- The Washington Times - Wednesday, June 8, 2005

NEW YORK (AP) — Editors at about one in four newspapers who responded to a survey say they never allow reporters to quote anonymous sources, and most others have policies designed to limit the practice.

One editor said his paper’s rules are so strict they would have disqualified “Deep Throat” as a source.

The use of anonymous sources — people who give reporters information only on the condition that their identities not be divulged — has come under scrutiny recently, notably in a now-retracted Newsweek magazine report that U.S. interrogators flushed a copy of the Koran down a toilet.

The issue came up again last week with the disclosure that Deep Throat, The Washington Post’s legendary Watergate source, had been an FBI official.

The survey by the Associated Press and the Associated Press Managing Editors association drew replies from 419 publications — about 29 percent of the nation’s 1,450 daily newspapers.

Editors at 103 papers, nearly all of them in small and midsize markets, said they never permit reporters to cite anonymous sources in their articles.

“Our policy is to get people on the record. Period,” said Eileen Lehnert, editor of the Jackson (Mich.) Citizen Patriot. “Once you operate from that standpoint, you rarely have to reconsider your position.”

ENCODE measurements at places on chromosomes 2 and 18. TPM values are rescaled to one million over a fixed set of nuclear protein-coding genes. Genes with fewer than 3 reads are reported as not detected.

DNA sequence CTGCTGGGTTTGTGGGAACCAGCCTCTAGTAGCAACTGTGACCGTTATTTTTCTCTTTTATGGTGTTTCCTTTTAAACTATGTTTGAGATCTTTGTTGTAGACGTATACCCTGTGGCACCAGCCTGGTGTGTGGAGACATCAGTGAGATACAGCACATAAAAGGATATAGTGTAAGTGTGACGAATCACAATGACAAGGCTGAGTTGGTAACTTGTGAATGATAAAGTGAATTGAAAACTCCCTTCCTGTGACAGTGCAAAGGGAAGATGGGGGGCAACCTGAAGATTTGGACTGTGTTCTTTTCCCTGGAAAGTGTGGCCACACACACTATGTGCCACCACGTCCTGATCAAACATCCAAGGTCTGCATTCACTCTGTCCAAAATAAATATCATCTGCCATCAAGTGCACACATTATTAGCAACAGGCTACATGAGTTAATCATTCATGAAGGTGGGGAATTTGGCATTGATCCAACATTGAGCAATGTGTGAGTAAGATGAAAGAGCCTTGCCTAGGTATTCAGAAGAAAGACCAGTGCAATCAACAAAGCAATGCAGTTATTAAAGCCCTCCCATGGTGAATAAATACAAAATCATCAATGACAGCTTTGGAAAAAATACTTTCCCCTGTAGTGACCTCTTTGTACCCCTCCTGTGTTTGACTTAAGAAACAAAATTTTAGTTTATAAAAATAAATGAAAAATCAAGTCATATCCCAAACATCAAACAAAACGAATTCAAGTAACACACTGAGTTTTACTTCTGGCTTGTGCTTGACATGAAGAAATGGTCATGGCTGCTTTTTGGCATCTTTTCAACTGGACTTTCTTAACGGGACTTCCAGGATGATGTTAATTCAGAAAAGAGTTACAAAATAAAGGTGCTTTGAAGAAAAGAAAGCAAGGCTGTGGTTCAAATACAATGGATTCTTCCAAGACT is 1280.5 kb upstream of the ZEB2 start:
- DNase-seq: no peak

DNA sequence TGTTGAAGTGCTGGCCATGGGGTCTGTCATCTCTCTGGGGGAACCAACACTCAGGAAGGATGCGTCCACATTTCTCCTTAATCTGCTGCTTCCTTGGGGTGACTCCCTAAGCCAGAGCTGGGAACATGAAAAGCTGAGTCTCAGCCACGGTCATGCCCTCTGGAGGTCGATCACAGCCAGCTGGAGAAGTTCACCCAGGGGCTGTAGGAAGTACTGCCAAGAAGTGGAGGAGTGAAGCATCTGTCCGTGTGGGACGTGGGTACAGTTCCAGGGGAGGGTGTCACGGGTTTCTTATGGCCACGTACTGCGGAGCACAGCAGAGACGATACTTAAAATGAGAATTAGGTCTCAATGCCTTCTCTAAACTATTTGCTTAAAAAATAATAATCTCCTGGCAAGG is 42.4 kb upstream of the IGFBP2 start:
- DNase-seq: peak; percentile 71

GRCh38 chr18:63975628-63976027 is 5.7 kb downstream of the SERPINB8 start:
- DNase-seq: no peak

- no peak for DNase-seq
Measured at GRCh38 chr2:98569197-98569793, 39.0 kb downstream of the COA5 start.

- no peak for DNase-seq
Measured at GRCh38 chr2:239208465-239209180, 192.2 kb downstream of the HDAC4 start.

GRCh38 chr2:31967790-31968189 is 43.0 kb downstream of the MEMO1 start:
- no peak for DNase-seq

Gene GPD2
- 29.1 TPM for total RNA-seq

Newspapers that do allow the use of unnamed sources include those based in large cities and operating bureaus overseas or in Washington, where requests by sources for anonymity occur often. Most of these papers say they have formal policies intended to minimize the reliance on anonymity.

“The use of unnamed sources is limited to the most compelling cases where an important story can be told no other way,” said David Boardman, managing editor of the Seattle Times.

Carl Lavin, deputy managing editor of the Philadelphia Inquirer, said his paper discourages the use of unnamed sources, but said, “This needs to be balanced with the need to present vital information to the reader that cannot be obtained by other means.”

Ken Stickney, managing editor at the News-Star in Monroe, La., said he bars his reporters from using unnamed sources, but will carry news service stories with such sources “because sometimes you can’t get anything out of Washington without them.”

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